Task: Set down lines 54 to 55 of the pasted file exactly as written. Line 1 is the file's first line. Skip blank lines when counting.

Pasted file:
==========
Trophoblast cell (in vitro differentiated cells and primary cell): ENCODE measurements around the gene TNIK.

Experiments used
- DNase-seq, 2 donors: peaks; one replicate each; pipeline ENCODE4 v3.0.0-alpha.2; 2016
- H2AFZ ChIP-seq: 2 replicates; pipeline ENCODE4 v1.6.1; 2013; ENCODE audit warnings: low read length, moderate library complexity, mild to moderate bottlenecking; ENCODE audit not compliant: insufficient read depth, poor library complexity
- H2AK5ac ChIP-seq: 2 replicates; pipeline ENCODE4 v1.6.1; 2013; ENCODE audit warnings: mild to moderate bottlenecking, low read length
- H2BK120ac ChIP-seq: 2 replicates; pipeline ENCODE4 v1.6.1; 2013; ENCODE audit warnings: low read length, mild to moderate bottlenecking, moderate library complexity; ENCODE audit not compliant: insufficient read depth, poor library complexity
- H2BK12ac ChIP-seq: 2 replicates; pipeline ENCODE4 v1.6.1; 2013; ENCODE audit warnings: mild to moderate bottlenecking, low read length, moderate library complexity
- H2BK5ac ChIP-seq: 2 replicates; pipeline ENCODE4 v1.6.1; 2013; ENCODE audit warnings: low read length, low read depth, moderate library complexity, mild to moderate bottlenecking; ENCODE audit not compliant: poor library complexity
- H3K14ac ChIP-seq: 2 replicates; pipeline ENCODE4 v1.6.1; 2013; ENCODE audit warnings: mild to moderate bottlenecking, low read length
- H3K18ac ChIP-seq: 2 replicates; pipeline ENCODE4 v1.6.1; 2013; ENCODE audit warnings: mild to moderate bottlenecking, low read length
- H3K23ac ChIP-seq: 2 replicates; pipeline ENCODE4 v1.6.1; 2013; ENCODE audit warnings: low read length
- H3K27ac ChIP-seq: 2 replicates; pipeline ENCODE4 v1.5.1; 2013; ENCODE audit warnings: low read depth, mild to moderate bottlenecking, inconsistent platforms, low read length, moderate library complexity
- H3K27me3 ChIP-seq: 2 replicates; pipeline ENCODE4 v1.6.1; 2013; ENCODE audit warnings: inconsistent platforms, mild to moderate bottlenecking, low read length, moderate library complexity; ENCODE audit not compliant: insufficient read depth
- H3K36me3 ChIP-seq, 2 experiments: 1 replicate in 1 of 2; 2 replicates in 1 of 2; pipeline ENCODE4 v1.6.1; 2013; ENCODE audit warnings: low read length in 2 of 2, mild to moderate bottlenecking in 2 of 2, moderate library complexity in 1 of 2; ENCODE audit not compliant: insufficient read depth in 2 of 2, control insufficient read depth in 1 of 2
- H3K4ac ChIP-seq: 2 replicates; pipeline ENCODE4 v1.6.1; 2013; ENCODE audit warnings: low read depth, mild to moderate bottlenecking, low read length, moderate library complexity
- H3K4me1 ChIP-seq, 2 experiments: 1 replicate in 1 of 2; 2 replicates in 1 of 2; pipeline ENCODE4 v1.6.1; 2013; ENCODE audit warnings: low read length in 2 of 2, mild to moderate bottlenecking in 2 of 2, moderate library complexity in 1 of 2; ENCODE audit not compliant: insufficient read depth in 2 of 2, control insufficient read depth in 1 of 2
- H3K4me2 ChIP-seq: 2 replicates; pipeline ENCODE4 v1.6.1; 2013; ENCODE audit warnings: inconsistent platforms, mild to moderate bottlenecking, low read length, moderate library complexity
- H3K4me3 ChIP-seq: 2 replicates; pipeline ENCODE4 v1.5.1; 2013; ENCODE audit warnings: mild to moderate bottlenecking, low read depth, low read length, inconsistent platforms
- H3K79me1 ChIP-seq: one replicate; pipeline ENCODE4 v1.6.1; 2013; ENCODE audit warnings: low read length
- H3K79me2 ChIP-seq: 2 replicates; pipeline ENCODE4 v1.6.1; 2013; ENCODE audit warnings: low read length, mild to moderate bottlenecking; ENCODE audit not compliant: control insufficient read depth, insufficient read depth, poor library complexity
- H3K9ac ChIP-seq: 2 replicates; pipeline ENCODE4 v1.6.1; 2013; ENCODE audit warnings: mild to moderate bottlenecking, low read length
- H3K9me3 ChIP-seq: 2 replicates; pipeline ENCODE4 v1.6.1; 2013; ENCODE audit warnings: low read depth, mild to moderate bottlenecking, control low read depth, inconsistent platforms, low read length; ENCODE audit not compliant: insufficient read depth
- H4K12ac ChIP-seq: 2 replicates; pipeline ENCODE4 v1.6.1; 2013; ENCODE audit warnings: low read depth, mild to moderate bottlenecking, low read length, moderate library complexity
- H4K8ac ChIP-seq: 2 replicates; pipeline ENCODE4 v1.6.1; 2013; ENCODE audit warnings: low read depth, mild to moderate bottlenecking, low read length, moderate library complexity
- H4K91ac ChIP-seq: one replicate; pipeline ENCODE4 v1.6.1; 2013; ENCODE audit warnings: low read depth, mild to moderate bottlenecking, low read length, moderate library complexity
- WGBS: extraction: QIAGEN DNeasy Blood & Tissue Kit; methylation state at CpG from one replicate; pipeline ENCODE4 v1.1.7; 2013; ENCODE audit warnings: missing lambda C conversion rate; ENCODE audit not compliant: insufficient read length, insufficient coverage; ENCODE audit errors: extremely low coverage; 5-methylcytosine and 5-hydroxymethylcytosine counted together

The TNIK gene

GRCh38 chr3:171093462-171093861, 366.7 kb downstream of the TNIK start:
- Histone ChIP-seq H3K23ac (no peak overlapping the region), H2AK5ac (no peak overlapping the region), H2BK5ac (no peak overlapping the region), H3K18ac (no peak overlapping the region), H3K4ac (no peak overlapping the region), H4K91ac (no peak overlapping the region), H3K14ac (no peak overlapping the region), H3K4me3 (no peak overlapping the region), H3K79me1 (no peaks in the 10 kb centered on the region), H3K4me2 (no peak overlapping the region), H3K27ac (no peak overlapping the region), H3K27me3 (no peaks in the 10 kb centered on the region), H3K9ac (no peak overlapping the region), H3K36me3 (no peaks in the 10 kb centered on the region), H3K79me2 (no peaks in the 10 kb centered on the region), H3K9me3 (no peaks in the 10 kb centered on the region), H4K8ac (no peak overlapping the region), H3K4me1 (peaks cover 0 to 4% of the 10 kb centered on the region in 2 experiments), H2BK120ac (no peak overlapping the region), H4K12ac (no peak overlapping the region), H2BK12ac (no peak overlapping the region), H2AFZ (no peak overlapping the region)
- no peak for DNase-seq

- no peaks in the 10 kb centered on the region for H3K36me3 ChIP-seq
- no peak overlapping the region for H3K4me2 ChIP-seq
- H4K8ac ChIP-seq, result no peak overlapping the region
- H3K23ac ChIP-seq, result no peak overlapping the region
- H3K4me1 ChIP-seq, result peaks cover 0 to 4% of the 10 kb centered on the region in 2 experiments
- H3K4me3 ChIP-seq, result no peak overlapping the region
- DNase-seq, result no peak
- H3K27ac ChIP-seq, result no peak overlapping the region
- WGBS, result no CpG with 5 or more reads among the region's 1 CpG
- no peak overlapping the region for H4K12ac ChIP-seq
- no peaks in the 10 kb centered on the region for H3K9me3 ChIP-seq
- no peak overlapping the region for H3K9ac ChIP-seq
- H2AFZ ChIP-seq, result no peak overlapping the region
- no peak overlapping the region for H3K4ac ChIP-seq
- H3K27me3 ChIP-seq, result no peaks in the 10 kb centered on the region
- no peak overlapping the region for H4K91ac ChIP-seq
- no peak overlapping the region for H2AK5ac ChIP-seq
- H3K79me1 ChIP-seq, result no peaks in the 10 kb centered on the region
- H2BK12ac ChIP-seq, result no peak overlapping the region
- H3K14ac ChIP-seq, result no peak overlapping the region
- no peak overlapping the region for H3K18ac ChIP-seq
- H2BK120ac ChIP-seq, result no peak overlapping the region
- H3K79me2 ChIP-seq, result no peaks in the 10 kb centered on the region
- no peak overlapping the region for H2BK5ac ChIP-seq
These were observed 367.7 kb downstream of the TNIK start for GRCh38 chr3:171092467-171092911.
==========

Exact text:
- no peak overlapping the region for H2BK5ac ChIP-seq
These were observed 367.7 kb downstream of the TNIK start for GRCh38 chr3:171092467-171092911.